Tag Archive: King of the Smoker

  1. MABA Teams Have Strong Showing at Prestigious KOS Event

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    By Brian Walrath, Pitmaster of Brown Liquor BBQ

    Four MABA member teams had the extreme privilege and honor to compete in the annual Smithfield King of the Smoker Invitational earlier this month in Rancho Mirage, California.  Sterling Ball of well know Big Poppa Smokers created this event years ago to bring together the best of the best to compete in one last contest of the year in a format where the playing field is about as level as you can get.  It’s a literal who’s who of barbecue royalty mixed in with teams that have qualified by kicking butt week in and week out on the KCBS circuit and finishing toward the top.  Sterling hand picks 25 teams and provides much of what they need to cook, in many circumstances, a very long way from home!

    Our very own MABA President, Luke Darnell of Old Virginia Smoke was fortunate to be invited, along with Scott Adams and his team, Sauced!, Chiles Cridlin of Wolf’s Revenge, and Dave Pavone of Pavone Brothers BBQ.  Dave earned his way in by winning the Smithfield BBQ Classic earlier in the year!  All of these pitmasters had such a memorable time that they wanted to each share a little about their experience in California.  Way to go guys and thanks for sharing!

    Scott Adams, pitmaster of Sauced!

    When you get an invitation to spend a weekend at a beautiful resort in the Palm Springs, California desert and cook against 24 of the top pitmasters in the country it doesn’t take you long to say ‘Yes!’.

    We’ve been fortunate enough to get this invitation 2 years in a row and each time it has exceeded our expectations.  Being able to test your BBQ skills in an old school, no gimmicks, no frills, no holds barred cook off you really get to see who is the best pitmaster.  With a crowd like this you can have this event 24 times and you would potentially get 24 different winners.  There is a reason they call it King of the Smoker.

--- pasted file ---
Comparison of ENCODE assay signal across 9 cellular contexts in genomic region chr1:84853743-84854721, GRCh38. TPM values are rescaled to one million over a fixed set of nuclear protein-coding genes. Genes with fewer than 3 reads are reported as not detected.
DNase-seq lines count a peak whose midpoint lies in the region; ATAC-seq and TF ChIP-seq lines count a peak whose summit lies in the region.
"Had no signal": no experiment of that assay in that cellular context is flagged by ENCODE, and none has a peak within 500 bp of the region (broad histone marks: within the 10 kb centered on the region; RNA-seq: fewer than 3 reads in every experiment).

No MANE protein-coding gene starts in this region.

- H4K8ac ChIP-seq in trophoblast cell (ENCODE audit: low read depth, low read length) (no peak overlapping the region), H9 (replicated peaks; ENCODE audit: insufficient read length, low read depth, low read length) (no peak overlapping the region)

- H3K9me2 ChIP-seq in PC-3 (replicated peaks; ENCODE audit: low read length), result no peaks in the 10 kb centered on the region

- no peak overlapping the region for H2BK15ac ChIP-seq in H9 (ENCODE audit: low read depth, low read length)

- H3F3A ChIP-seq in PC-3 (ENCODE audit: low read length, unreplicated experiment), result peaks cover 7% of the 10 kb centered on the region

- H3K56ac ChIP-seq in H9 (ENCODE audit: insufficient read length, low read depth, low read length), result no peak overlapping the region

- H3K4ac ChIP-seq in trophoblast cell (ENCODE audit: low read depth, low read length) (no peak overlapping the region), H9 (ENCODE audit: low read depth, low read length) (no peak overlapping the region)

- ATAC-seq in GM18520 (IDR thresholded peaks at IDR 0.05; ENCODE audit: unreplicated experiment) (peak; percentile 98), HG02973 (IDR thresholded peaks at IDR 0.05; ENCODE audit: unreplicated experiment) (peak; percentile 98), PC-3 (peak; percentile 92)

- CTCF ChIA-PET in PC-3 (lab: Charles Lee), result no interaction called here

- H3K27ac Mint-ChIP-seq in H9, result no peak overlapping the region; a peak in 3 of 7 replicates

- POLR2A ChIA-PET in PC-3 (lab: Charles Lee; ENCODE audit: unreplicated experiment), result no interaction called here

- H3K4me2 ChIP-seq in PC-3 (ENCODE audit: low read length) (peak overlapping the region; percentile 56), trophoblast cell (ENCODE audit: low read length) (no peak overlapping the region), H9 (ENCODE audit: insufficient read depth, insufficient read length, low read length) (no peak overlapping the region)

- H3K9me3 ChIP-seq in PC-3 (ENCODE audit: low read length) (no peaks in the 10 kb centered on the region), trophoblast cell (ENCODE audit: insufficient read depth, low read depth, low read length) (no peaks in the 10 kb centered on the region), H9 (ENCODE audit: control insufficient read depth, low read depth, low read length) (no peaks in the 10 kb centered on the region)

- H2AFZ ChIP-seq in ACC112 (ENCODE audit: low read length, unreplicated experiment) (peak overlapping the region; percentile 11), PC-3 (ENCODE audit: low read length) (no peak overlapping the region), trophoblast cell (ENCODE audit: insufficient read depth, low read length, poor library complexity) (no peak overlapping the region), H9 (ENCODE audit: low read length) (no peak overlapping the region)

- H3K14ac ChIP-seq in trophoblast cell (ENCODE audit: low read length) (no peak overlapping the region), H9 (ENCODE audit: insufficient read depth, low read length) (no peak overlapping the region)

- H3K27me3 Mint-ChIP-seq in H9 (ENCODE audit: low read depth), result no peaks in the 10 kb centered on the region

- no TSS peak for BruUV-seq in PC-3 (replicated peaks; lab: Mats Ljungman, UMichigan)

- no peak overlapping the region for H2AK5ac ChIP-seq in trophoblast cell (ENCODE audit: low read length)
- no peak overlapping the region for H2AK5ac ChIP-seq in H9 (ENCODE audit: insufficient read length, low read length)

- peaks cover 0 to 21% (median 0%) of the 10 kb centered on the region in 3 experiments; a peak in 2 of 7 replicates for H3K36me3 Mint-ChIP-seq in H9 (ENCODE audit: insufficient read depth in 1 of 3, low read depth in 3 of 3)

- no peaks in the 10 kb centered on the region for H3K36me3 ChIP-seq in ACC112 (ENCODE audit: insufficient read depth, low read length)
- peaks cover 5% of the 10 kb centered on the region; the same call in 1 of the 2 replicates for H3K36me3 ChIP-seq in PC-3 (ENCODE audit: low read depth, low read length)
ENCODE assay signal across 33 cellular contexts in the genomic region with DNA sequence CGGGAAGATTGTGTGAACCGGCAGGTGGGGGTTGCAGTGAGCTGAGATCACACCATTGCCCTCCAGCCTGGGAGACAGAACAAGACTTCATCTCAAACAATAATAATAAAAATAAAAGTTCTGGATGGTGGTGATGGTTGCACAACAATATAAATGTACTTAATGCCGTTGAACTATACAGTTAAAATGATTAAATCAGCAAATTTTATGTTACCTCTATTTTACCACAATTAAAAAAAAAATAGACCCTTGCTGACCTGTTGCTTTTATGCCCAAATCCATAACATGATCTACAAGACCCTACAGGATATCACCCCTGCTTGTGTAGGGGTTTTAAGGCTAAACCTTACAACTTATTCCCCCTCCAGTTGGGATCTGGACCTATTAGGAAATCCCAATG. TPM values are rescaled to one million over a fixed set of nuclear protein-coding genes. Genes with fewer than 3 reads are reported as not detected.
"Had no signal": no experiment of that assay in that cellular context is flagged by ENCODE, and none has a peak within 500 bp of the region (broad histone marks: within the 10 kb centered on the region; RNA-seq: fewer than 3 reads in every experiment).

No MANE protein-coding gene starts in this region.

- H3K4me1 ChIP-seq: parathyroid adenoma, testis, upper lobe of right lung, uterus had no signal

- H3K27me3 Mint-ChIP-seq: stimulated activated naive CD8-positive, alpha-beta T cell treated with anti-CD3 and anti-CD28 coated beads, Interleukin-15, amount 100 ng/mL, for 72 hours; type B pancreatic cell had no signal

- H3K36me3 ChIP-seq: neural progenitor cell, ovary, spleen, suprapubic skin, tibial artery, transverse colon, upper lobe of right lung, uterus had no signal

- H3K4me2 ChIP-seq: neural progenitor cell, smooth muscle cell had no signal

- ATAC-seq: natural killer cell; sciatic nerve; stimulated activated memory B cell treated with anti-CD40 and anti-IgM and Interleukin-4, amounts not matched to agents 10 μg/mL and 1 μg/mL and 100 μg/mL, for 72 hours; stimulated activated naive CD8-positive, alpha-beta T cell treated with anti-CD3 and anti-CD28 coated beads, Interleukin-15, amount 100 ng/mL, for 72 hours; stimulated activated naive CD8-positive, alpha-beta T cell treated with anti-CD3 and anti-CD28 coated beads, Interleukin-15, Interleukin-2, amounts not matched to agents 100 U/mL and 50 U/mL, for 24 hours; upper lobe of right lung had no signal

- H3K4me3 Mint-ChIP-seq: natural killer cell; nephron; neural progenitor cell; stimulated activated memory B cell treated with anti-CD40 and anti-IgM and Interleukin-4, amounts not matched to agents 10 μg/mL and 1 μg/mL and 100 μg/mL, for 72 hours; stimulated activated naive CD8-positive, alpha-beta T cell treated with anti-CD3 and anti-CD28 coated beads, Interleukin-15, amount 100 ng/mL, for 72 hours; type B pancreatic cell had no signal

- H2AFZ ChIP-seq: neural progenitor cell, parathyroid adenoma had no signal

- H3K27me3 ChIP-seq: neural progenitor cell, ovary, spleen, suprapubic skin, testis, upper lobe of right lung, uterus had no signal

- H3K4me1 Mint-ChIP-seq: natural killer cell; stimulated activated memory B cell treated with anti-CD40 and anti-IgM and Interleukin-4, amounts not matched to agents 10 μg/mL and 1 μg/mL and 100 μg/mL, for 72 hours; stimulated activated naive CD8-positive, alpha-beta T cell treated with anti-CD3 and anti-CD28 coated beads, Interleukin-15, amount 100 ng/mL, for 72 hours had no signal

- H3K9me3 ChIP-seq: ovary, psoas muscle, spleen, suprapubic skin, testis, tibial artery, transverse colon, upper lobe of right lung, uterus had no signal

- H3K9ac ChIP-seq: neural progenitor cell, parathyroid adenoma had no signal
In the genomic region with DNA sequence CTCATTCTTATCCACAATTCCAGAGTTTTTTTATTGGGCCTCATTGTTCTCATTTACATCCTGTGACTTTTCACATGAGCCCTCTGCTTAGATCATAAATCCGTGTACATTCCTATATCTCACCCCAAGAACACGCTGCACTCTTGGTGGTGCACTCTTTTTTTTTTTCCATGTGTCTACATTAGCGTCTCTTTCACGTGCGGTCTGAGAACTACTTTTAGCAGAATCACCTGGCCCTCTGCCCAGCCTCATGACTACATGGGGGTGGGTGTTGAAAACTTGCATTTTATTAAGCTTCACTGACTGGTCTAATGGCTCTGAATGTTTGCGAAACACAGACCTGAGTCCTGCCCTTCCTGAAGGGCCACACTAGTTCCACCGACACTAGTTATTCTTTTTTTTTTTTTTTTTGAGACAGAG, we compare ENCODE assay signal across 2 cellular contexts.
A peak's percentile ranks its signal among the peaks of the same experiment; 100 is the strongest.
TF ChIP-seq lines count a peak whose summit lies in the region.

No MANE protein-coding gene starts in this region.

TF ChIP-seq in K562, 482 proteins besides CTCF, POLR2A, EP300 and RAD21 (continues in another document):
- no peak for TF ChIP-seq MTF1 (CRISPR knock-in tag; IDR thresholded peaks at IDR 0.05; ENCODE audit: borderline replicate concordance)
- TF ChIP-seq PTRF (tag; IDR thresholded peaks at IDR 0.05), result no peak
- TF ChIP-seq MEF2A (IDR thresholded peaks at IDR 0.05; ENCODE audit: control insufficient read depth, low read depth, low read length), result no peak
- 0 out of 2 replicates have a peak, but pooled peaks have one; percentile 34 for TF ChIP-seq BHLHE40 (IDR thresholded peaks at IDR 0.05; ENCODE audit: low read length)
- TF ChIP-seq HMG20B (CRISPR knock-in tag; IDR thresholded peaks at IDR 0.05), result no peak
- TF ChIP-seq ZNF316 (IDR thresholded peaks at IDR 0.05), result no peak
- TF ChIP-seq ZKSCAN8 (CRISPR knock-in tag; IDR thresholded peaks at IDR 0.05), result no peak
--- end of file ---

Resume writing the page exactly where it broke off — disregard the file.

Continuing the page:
Not too long ago, a BBQ competition used to be showing up with a smoker, a table and few chairs and a tent and sleep (maybe) while tending the fire and cooking meat you bought at the local grocery store or maybe local butcher.  The King of the Smoker takes you back to those days by making the playing field as even as you can make it.  Everyone gets the same meat, 2 whole chickens, 3 racks of ribs, 3 pork butts and 1 wagyu brisket.  Having major sponsors like Smithfield and Snake River providing the meat (and meals) show how important they think competitive BBQ is to their business  Add to that 2 prep tables, 2 chairs and the usual equipment (foil, pans, gloves, cutting boards) and you providing your knives, rubs, injections, marinades and sauces.  Most everyone gets to use the smoker they use back home and you are doing all of this under a tent, out in the open, for all to see.  No heading off in to your RV or trailer to put those secret touches on the meat without prying eyes.  It really is an event unlike any other.
    Sterling Ball, aka Big Poppa, and company make it a 5 star event and all of this is done to bring BBQ to the public in a way its not really presented anymore.  Out in the open for all to see.  Getting to interact with the ticket buying public after turn ins is a blast.  These patrons know they are seeing the best of the best and being able to go up and strike up a conversation with a top pitmaster is a truly unique experience.  And on top of it all money is raised for a great cause, the Casey Lee Ball Foundation.  Everything done here raises money for the foundation.  The event really takes BBQ for a good cause to a new level.
    Luke Darnell, pitmaster of Old Virginia Smoke
    This year, Old Virginia Smoke was blessed to be invited to cook at the Smithfield King of the Smokers event in Palm Springs, California.
    There is no other event like it.
    Sterling Ball and his team from Big Poppa Smokers make sure that the BBQ teams want for nothing.  All of the food for all of the functions – expertly prepared.  1st class entertainment.  Great learning opportunities and a real focus on interacting with the public.  Basically—a BBQ amusement park.
    The best part of the entire event however is the focus on charity, particularly raising more than $170,000 for the Casey Lee Ball Foundation.   The charity doesn’t stop there, as Big Poppa Smokers also awards funds to his teams in the Elite Team program to the charities of their choice.  The focus is on giving all weekend, and the experience was an inspiration.
    We had a fantastic time, meeting new people and seeing old friends, and cooking BBQ in an amazing setting.  There were many funny moments that you just don’t have at a BBQ contest, because we were all basically exposed.  There was no trailer to hide in.  Everyone had the same amount of space, and cooked out in the open. There was singing, dancing, lucky beers, unlucky beers and a camaraderie that has rekindled the love and excitement of what we do.
    Very proud of how the MABA teams cooked and participated!  The Mid-Atlantic is strong and did well in an all star field.
    Dave Pavone, pitmaster of Pavone Brothers BBQ

    KOS…Oh My!

    Pavone Brothers set out to win the Guinea Pig in Smithfield, VA in August 2017.

    Not that we don’t want to win them all but this one had a seat at the King of the Smoker up for grabs.